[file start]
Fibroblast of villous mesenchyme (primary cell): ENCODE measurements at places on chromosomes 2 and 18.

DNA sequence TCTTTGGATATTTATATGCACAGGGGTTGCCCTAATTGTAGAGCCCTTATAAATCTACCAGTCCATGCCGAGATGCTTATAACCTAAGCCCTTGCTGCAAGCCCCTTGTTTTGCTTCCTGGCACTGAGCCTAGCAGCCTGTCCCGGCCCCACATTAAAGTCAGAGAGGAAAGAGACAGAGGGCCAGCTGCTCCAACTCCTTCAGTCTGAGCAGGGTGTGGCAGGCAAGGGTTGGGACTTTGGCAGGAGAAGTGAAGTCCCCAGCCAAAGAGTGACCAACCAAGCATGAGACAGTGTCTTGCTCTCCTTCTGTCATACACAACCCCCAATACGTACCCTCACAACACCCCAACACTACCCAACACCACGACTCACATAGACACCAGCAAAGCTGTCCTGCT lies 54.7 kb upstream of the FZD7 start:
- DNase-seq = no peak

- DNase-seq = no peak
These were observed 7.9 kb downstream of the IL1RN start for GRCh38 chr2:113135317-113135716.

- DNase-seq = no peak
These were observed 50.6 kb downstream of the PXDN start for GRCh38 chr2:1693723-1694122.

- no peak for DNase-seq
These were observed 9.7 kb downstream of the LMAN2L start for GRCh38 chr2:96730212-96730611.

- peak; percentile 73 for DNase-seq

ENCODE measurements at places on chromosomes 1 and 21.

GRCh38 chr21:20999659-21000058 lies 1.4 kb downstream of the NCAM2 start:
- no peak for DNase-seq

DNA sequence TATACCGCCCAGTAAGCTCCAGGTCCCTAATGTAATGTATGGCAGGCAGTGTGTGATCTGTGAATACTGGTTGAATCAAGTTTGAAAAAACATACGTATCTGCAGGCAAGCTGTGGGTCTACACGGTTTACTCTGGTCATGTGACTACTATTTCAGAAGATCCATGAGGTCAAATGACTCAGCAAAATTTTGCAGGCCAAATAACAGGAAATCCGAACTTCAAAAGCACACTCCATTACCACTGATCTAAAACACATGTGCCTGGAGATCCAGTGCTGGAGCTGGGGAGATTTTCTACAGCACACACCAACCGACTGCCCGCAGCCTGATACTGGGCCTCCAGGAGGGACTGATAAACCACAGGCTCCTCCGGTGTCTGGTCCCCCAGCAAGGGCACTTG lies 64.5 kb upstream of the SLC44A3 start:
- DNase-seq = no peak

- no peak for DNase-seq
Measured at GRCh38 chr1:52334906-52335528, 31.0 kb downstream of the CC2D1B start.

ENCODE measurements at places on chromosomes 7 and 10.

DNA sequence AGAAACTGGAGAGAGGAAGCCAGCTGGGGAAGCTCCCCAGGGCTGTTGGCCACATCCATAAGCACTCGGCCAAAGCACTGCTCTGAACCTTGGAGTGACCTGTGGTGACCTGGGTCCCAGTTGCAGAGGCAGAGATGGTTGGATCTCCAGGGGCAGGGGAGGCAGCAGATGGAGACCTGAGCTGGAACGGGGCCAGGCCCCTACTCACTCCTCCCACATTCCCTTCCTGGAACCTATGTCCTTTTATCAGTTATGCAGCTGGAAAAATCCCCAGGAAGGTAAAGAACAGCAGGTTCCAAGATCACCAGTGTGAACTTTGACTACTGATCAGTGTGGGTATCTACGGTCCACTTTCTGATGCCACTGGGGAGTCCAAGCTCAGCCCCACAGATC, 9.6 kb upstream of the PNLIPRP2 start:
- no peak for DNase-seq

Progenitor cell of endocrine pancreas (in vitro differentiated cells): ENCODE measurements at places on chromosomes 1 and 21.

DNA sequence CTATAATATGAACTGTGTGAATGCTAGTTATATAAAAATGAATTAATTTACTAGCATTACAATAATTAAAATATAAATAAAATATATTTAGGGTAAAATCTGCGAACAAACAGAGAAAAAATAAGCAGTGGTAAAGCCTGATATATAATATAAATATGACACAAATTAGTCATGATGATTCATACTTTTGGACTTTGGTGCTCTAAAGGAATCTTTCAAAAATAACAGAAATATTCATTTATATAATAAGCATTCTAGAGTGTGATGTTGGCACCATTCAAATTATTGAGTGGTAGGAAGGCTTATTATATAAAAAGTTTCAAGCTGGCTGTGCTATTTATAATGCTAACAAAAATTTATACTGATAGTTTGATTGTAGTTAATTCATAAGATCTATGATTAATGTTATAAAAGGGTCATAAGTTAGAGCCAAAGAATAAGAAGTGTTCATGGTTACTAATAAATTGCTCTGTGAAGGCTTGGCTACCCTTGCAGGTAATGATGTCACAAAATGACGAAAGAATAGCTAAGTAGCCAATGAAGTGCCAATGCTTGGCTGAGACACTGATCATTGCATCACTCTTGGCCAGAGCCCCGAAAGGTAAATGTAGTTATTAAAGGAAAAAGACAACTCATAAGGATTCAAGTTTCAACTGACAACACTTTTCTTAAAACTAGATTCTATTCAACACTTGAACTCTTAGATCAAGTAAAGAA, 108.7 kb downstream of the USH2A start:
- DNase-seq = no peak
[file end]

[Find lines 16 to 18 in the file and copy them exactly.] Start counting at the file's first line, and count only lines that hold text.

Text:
- no peak for DNase-seq
Measured at GRCh38 chr1:52334906-52335528, 31.0 kb downstream of the CC2D1B start.

ENCODE measurements at places on chromosomes 7 and 10.